It's that time of the year again where I reflect on what I have learned for this semester. This semester has been relatively kind to me with no subject too dull or difficult. Also, this was the semester where I had to practice for the GRE and complete my graduate school applications. In addition, I was also an undergraduate teaching assistant for two classes and these two jobs consumed more than 12 hours of my week.
But I am glad that I took the classes that I did.
- ART 140: Introduction to Art
After taking this class, at least now I can claim to know more 20th century artists and begin to appreciate art in a new light. Formerly my knowledge of art history was really limited, but right now, I am confident enough to go to an art museum and understand and appreciate the terms that are used to describe a masterpiece. Also, I think I am capable of identifying different painting styles. But now that I think of it, knowing the nomenclature does not really make the ugly art any better than it is. The selection of topics was thorough enough and the field trips that we had were interesting. The only bad thing was the disorganized nature of the course toward the end of the semester; the lecturer decided to just drop some of the materials from the schedule because she had not plan her schedule properly. In addition, the grading scheme for the exams was too subjective and involved too much writing. Moreover, there were 4 exams and 3 papers. Even though the grading was rather lenient, it was still a lot of work for a 3 credit hour course. Nonetheless, I am glad that I took it.
- CS475: Formal Models of Computation
Decided to take this class to fulfill my Math minor. It is reputed to be one of the harder undergraduate courses for Computer Science majors. Though there were parts of the course that still elude me, I am glad that I took this course, for the simple reason that I managed to survive it and did rather well for it in the end. Also, though most of the theories taught will never be used by me directly, those theories are enlightening in a sense. When someone talks about computational complexity at least I am able to comprehend what is involved.
- CS431: Embedded Systems
An interesting course and one that is really useful. The focus of the course was on programming on the ATMega16 chip connected to a board that provides serial communication, joy stick support, LCD module and connection to a digital to analog converter. The lab work was done in the C programming language and some of the assignments involved writing code for Linux. The 10 labs were interesting, with the last few labs requiring a program that can automatically balance a swing by draining and filling water on either sides of it. The class covered basic Fourier Transform, PID controllers, Rate-Monotonic scheduling and POSIX programming. I feel that I left the class knowing a lot more on how to actually program for an embedded device with its limited processor and memory. Somehow, dealing with low level stuff still strikes me as being more interesting than programming for Eclipse.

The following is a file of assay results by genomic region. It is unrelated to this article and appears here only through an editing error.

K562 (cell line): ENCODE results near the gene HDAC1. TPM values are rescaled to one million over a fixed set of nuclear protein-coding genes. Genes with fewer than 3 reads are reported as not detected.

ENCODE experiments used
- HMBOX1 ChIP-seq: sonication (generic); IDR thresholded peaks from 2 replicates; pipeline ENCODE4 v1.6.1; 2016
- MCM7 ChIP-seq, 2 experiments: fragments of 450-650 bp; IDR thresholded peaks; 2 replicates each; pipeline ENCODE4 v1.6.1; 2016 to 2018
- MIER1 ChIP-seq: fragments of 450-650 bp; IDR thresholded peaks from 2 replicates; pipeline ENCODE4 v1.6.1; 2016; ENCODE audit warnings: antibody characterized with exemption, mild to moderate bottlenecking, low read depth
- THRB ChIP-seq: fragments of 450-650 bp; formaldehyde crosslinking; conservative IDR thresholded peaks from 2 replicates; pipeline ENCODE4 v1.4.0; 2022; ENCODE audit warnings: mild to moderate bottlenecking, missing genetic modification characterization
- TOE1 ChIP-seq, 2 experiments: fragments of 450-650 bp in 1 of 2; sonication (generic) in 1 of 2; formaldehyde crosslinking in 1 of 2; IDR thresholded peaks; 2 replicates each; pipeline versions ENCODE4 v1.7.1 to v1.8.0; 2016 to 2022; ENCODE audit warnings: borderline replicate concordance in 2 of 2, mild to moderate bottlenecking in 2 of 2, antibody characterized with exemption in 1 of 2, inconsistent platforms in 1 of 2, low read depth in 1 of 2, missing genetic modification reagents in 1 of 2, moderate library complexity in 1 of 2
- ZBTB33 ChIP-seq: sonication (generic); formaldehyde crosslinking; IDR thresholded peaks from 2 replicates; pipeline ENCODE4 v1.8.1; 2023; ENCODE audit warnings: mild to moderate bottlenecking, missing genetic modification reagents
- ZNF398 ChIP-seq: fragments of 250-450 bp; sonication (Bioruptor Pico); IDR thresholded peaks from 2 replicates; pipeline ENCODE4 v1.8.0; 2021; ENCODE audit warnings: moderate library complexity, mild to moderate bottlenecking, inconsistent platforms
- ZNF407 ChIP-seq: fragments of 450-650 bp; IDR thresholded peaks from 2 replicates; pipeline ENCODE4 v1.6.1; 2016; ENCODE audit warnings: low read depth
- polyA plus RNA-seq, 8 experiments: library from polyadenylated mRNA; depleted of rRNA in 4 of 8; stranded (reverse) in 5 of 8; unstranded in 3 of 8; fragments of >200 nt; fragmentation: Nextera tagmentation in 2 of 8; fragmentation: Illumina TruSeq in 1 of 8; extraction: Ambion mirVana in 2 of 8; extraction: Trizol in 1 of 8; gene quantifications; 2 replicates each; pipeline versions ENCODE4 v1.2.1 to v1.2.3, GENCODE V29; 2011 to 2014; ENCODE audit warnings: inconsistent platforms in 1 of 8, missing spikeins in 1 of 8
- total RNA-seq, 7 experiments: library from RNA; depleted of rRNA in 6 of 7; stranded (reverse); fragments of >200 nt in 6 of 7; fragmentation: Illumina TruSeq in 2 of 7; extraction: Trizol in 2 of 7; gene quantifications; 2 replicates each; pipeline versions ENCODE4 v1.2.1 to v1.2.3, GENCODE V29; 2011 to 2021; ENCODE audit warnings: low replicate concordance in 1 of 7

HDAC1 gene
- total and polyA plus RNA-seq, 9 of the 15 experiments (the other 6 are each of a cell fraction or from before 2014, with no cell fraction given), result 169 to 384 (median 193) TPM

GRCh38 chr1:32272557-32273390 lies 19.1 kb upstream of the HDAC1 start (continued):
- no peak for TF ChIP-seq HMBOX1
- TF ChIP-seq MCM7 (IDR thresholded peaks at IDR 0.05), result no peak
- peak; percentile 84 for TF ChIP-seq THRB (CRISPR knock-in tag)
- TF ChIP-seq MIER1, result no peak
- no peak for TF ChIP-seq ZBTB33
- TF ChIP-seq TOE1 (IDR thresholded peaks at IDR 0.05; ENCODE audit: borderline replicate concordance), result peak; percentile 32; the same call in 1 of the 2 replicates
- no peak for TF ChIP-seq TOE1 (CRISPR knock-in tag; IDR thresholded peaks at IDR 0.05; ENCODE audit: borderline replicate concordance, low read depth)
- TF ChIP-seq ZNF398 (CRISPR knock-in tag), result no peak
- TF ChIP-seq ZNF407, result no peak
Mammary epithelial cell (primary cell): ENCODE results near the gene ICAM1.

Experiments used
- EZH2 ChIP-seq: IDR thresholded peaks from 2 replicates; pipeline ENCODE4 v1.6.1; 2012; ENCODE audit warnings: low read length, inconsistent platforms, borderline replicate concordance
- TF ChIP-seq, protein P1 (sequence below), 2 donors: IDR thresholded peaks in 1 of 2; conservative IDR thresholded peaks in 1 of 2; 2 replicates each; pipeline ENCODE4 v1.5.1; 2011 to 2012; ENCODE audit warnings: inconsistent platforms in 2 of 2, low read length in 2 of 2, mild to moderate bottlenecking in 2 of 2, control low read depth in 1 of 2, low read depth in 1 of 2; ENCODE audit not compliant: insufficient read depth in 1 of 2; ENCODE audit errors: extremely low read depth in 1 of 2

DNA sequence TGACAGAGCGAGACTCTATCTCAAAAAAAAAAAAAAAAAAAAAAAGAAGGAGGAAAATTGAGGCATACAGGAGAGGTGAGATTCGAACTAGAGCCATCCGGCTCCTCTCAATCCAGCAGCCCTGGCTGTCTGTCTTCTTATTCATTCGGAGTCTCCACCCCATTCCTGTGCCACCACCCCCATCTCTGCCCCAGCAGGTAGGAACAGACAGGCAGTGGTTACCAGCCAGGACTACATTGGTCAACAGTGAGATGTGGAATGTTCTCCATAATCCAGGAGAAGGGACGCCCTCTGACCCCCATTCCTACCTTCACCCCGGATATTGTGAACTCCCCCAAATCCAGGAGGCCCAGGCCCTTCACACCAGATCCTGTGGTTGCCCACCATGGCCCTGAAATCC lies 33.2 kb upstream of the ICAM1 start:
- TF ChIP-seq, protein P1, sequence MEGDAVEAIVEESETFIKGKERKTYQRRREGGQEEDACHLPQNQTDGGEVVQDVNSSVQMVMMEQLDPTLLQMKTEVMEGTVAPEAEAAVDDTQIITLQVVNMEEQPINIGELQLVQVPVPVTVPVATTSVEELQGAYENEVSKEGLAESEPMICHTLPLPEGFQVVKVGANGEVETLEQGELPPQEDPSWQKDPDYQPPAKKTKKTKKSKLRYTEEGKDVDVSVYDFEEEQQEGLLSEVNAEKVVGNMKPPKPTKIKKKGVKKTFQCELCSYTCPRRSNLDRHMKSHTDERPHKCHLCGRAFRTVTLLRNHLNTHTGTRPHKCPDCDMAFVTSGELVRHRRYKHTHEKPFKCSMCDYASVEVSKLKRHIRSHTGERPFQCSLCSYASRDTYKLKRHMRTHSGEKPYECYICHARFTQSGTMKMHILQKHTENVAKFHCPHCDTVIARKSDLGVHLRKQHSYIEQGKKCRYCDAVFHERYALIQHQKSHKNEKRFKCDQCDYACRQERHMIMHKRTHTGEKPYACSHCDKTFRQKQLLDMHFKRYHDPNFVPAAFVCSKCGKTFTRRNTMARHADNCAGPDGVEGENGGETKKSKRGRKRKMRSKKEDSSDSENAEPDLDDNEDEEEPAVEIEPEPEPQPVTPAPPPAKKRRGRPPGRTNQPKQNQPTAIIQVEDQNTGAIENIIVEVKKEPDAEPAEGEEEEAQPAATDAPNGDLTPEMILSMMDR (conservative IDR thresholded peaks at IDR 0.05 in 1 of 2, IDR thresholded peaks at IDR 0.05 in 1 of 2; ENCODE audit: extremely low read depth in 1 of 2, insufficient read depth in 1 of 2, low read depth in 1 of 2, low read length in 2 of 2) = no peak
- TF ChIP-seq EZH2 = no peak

- CS 397: Motes project
An ongoing project that involves more embedded systems programming. It involves interfacing what I did in the embedded systems class with Mica2 motes to exploit their wireless capabilities. See my previous entries for more information.
- CS397: Photran project
Involves dwelling into the heart of the Eclipse IDE and writing a plugin for it. Unsurprisingly, the plug-in is called Photran and serves to make Fortran programmer's slightly happier. The first thing I have to admit, I do not really get the Eclipse framework. It seems that it has been overly abstracted that only a few people understand what is going on. And even with those abstractions, the core of it is still constantly evolving so much so that the difference between version 3.0 and 3.1 can actually break your code. And did I say that it is painfully slow to work with? In fact I cannot even develop this project on my powerbook because of the power hungry nature of Eclipse. What I do like is the fact that I managed to tackle this behemoth project rather well and was able to produce a decent text editor that people are actually using for Fortran development. In addition, I even subscribe to the mailing list and fix bugs. This is about as close as I have gotten to a real open source project where people from around the world give their support. So sometimes when I hear people giving feedback on the mailing list, it does raise my spirits a bit.
Nevertheless, as aforementioned, this semester has been a fun semester for me. There was nothing that I particularly loather, even though the Photran project did get on my nerves once in a while. Next semester would also be fun. I will be taking a graduate level course on object-oriented design taught by Prof. Ralph Johnson, co-author of the famous Design Patterns book. I have browsed through some of the syllabus from past semesters and am beginning to learn Smalltalk using VisualWorks. I tried using Squeak but all the multimedia stuff was too distracting.
While the IDE for Smalltalk definitely need some polishing, there is nothing wrong with the language itself. In fact its syntax is so simple, that it can easily fit within a postcard!
Also, I will be taking ECE411, something that I am not terribly interested in because I really do not like VHDL.
Anyway, next semester will be my last as an undergraduate so I will try to accomplish as much as possible and hopefully have some fun as well.Tweet
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